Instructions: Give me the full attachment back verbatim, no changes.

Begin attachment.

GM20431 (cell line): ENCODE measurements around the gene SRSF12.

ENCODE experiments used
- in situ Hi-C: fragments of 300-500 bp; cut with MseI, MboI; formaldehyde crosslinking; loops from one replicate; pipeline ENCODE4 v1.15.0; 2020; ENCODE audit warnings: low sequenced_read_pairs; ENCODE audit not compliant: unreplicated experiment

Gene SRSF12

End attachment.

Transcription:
GM20431 (cell line): ENCODE measurements around the gene SRSF12.

ENCODE experiments used
- in situ Hi-C: fragments of 300-500 bp; cut with MseI, MboI; formaldehyde crosslinking; loops from one replicate; pipeline ENCODE4 v1.15.0; 2020; ENCODE audit warnings: low sequenced_read_pairs; ENCODE audit not compliant: unreplicated experiment

Gene SRSF12